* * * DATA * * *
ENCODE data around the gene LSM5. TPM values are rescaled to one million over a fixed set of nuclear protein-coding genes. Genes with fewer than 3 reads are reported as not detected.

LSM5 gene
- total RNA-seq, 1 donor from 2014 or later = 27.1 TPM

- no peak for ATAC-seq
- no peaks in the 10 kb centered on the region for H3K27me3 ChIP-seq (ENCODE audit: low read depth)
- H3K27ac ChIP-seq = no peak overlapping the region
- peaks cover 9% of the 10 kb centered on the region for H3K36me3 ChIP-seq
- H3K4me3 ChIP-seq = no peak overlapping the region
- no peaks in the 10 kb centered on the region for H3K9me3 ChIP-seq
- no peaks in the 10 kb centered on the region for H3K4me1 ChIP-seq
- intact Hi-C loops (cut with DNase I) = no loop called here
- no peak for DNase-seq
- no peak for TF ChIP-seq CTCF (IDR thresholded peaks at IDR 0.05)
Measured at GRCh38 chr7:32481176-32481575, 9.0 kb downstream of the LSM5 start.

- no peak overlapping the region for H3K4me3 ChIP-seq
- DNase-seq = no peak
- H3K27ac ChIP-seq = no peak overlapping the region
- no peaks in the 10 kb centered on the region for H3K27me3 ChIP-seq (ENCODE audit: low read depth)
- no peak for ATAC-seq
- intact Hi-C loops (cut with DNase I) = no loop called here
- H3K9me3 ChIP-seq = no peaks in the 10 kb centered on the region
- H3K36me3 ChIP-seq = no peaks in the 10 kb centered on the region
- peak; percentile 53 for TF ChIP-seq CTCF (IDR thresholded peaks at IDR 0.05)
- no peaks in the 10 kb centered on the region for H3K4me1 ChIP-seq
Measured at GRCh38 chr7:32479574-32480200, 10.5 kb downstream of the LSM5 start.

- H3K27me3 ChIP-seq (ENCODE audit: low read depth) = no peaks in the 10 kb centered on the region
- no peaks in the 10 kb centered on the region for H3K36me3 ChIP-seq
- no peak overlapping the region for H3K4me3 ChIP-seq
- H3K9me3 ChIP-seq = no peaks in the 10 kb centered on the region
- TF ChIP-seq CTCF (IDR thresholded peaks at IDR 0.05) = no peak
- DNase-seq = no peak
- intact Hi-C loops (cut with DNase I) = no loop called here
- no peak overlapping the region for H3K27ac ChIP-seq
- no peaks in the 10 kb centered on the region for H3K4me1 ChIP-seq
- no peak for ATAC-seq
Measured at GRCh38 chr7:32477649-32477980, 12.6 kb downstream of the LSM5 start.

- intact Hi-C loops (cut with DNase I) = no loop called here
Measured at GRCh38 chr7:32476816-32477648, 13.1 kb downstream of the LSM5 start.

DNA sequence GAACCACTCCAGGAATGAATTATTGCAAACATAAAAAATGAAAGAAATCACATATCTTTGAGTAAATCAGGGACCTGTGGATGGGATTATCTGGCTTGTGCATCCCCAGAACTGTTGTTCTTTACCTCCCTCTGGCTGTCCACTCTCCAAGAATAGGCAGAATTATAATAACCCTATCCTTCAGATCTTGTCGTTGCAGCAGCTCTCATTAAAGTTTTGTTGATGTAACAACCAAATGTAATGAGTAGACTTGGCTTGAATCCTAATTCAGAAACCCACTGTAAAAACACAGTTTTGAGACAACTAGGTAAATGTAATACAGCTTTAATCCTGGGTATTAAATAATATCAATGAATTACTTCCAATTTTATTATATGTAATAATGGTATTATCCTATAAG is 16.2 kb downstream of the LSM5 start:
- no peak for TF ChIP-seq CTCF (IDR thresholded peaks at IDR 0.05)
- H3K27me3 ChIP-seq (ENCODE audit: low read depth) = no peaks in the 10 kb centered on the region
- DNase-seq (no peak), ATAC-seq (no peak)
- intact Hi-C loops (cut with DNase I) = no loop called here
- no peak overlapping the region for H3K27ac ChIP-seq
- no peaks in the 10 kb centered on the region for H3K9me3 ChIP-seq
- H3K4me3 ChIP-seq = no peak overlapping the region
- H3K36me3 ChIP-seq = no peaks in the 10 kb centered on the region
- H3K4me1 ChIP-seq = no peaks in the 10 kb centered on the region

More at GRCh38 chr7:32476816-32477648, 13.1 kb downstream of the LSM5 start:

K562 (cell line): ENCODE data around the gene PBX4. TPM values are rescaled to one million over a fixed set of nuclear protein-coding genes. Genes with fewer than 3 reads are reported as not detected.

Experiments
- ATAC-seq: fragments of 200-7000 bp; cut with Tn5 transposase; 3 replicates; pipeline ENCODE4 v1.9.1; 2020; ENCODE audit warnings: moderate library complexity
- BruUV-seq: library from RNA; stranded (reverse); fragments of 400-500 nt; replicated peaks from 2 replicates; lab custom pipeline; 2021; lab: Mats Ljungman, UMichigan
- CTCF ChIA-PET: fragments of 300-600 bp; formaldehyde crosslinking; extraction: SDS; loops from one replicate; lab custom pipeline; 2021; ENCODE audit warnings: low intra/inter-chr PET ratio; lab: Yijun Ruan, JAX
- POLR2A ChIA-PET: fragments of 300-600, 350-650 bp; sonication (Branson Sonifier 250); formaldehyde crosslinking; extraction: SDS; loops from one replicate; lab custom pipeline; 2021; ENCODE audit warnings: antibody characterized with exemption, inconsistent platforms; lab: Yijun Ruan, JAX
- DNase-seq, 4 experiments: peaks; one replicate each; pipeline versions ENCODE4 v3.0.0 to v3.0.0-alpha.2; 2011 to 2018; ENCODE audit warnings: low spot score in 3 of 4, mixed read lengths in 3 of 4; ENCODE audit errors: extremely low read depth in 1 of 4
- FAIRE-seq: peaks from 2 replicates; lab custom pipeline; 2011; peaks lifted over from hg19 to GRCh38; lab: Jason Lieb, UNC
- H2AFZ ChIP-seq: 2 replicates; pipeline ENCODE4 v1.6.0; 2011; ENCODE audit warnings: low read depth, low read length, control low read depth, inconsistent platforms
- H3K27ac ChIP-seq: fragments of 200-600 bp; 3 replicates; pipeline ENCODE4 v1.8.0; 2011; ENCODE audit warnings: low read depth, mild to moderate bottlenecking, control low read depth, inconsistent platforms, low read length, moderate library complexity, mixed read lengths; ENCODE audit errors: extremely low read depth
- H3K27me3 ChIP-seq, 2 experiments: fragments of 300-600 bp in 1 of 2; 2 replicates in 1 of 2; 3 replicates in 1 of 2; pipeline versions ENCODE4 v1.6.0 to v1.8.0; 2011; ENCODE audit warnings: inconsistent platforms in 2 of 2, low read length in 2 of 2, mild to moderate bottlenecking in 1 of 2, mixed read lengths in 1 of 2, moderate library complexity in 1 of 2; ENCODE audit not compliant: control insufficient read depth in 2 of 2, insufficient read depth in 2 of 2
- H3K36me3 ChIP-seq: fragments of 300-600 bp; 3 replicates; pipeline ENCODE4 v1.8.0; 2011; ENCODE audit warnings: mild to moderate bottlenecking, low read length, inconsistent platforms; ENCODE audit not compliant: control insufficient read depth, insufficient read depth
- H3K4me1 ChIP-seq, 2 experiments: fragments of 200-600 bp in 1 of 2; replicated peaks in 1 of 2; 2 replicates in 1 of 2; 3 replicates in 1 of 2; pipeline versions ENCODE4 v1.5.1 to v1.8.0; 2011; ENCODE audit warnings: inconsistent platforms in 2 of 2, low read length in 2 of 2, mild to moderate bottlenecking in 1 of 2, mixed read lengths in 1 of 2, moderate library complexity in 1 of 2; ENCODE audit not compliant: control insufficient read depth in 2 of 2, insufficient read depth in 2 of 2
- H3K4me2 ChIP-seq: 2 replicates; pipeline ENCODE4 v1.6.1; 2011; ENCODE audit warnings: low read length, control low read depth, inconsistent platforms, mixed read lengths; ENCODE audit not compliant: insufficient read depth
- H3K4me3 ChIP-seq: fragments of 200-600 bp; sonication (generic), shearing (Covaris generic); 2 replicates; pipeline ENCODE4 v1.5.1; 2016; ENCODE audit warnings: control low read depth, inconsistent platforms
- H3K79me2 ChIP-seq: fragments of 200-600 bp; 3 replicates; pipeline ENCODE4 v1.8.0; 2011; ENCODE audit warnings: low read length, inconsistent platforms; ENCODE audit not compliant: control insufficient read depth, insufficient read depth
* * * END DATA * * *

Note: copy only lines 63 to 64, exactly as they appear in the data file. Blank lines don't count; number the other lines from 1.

- H3K4me2 ChIP-seq: 2 replicates; pipeline ENCODE4 v1.6.1; 2011; ENCODE audit warnings: low read length, control low read depth, inconsistent platforms, mixed read lengths; ENCODE audit not compliant: insufficient read depth
- H3K4me3 ChIP-seq: fragments of 200-600 bp; sonication (generic), shearing (Covaris generic); 2 replicates; pipeline ENCODE4 v1.5.1; 2016; ENCODE audit warnings: control low read depth, inconsistent platforms